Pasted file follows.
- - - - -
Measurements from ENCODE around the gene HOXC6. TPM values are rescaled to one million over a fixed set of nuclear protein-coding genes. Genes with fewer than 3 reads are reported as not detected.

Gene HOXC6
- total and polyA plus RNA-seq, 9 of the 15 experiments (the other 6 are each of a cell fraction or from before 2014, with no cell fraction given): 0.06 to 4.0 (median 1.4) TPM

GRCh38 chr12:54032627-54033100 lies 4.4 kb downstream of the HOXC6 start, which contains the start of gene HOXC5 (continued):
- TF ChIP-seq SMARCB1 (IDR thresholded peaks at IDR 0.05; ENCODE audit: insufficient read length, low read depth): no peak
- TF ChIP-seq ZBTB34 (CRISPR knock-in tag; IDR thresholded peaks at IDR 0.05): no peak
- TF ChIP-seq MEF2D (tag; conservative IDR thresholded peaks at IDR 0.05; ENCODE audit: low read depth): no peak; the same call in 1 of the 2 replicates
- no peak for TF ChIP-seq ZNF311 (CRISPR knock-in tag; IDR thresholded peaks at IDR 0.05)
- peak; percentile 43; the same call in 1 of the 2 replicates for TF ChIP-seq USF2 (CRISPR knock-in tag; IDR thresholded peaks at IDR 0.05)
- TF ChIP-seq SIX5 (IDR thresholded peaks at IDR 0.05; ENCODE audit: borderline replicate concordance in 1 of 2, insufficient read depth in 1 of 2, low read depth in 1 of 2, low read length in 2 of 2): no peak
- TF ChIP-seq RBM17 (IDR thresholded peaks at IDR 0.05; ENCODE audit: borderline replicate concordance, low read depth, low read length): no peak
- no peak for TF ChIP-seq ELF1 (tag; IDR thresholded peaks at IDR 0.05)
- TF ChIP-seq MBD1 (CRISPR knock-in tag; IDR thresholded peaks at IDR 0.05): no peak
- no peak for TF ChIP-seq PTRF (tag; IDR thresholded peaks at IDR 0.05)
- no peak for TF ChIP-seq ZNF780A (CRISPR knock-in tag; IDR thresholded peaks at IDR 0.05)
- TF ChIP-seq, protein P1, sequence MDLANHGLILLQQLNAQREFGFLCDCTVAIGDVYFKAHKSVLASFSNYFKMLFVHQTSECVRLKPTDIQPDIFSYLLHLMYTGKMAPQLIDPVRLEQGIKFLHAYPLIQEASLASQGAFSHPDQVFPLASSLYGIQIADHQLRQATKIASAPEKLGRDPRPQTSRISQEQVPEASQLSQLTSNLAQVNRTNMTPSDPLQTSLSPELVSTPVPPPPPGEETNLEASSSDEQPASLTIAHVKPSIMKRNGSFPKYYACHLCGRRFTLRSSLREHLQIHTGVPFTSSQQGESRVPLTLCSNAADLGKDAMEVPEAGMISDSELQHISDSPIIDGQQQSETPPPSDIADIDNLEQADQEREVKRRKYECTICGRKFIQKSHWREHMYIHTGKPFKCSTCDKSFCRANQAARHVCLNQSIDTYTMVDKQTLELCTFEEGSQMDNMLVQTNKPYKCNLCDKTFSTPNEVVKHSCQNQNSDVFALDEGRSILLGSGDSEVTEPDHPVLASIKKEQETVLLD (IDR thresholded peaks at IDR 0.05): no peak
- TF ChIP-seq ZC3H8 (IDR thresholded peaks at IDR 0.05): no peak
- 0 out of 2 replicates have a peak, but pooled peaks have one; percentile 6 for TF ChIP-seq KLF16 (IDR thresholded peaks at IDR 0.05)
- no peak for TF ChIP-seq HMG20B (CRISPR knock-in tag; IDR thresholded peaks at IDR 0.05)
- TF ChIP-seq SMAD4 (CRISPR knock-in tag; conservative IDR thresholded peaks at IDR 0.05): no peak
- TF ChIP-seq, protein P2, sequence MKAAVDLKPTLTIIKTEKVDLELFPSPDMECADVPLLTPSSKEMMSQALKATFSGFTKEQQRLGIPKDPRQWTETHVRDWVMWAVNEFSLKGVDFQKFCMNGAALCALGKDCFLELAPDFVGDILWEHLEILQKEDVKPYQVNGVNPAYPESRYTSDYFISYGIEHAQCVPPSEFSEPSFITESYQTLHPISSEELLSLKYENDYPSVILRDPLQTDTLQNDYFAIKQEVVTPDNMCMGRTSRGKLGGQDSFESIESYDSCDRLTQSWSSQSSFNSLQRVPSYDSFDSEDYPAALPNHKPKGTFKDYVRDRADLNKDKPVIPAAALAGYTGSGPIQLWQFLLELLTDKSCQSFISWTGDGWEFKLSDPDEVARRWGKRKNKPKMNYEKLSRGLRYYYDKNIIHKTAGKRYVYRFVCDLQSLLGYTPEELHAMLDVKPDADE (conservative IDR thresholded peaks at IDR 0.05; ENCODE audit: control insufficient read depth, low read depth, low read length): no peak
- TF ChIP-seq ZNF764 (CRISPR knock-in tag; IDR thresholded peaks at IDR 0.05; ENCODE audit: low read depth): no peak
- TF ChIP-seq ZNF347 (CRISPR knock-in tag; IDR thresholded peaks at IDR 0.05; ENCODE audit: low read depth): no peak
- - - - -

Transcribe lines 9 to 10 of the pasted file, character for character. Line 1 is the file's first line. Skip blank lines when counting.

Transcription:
- peak; percentile 43; the same call in 1 of the 2 replicates for TF ChIP-seq USF2 (CRISPR knock-in tag; IDR thresholded peaks at IDR 0.05)
- TF ChIP-seq SIX5 (IDR thresholded peaks at IDR 0.05; ENCODE audit: borderline replicate concordance in 1 of 2, insufficient read depth in 1 of 2, low read depth in 1 of 2, low read length in 2 of 2): no peak